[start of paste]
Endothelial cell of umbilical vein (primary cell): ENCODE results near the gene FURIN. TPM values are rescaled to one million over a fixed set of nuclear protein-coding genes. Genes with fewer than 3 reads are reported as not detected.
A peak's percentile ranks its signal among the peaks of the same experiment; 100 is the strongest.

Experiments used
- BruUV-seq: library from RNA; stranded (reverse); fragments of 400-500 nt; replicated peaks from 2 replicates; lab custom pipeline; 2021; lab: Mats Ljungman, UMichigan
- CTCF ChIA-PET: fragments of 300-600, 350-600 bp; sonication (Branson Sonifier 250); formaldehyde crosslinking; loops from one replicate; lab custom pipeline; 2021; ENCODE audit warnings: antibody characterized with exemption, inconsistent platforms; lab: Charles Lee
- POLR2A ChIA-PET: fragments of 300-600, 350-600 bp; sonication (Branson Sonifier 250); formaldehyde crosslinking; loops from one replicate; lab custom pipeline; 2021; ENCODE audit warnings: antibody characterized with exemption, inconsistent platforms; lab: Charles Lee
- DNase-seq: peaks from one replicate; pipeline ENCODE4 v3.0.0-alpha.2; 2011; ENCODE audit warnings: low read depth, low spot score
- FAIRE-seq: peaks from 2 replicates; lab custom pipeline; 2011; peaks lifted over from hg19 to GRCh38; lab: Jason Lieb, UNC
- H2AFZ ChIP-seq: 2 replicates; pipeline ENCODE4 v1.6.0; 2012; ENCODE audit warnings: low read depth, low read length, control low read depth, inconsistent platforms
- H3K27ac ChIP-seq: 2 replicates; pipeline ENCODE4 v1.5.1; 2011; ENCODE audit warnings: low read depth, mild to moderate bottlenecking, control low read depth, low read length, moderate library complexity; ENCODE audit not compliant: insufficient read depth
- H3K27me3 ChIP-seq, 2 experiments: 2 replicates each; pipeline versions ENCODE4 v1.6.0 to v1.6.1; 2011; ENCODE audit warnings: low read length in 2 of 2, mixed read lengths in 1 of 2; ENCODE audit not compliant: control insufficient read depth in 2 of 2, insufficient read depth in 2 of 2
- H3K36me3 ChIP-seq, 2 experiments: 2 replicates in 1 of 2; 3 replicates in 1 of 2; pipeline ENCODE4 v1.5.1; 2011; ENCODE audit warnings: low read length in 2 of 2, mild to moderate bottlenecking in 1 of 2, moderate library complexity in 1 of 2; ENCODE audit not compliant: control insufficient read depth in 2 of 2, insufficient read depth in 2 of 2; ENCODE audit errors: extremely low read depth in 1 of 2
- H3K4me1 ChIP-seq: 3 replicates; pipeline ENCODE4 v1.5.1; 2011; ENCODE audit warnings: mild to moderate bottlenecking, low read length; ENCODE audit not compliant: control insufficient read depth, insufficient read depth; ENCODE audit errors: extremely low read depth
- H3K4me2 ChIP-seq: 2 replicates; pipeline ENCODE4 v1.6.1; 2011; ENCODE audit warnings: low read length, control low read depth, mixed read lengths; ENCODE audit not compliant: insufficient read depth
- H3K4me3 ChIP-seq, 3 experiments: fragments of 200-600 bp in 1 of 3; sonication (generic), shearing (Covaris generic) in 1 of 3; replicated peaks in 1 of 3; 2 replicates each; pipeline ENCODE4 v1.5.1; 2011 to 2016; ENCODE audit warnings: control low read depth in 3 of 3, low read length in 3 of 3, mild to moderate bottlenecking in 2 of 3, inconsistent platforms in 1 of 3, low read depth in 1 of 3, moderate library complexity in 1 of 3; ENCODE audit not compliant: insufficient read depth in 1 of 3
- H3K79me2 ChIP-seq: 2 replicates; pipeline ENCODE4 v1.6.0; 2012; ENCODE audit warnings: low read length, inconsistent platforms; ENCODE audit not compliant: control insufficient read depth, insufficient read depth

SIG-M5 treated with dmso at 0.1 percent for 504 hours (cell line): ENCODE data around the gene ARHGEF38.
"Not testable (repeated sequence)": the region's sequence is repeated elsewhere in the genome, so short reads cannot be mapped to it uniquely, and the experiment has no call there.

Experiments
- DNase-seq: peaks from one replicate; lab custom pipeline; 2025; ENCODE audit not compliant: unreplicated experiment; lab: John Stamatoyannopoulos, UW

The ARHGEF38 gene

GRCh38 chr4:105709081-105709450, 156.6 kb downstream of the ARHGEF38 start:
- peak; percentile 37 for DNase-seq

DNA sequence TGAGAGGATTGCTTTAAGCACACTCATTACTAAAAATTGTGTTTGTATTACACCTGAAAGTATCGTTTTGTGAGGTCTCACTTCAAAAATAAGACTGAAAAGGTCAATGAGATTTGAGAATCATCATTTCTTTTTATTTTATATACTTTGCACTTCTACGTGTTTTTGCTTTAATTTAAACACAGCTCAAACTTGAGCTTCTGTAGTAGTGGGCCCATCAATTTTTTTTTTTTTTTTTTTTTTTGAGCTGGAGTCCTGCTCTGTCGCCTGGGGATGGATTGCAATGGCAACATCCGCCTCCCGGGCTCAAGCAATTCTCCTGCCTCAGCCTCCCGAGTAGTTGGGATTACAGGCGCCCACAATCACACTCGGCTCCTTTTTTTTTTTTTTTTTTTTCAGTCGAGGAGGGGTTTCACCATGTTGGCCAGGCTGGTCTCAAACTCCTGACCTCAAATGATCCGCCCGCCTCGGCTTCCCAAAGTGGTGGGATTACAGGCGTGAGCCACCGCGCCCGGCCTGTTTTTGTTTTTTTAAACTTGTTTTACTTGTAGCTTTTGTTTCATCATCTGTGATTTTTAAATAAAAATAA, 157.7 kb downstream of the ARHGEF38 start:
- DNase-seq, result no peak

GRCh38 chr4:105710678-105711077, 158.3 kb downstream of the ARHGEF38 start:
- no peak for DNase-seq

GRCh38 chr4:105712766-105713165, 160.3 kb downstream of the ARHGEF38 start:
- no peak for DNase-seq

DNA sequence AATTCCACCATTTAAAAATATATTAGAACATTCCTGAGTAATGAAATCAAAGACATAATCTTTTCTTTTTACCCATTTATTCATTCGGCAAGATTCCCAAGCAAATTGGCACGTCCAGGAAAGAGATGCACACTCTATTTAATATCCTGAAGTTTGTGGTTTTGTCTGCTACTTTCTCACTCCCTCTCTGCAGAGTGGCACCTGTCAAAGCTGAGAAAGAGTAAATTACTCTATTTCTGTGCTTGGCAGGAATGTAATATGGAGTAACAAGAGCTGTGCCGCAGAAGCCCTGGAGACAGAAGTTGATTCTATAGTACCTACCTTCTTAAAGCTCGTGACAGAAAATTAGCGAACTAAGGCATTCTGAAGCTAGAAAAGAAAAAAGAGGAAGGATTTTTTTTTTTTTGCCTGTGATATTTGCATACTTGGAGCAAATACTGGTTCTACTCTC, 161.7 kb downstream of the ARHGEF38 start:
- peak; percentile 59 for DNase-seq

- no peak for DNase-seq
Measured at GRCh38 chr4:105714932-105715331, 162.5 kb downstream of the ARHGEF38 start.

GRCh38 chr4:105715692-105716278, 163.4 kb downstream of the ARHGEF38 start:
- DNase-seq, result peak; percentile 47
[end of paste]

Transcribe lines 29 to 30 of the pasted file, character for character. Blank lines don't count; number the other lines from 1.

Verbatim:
- no peak for DNase-seq

DNA sequence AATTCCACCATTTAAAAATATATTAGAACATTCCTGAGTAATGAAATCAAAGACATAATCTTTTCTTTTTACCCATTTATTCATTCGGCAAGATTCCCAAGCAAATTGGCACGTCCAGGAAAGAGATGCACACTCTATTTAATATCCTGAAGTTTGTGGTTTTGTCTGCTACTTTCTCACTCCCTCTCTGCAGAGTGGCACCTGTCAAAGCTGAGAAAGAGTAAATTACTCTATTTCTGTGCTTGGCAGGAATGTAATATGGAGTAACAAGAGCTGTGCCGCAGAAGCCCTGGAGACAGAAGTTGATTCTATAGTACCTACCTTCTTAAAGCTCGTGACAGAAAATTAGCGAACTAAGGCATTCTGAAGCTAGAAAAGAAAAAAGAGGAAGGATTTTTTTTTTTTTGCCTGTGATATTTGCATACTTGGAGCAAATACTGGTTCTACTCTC, 161.7 kb downstream of the ARHGEF38 start: